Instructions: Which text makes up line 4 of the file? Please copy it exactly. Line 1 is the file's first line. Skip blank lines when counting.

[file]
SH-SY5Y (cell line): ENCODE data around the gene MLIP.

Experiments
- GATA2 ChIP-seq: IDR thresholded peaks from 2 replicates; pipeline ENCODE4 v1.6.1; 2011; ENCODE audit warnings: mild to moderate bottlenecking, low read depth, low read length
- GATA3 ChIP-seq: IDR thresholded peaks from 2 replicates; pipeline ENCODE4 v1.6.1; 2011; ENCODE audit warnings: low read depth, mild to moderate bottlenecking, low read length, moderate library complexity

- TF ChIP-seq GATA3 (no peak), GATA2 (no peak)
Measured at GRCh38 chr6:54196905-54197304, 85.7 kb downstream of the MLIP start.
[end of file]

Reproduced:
- GATA3 ChIP-seq: IDR thresholded peaks from 2 replicates; pipeline ENCODE4 v1.6.1; 2011; ENCODE audit warnings: low read depth, mild to moderate bottlenecking, low read length, moderate library complexity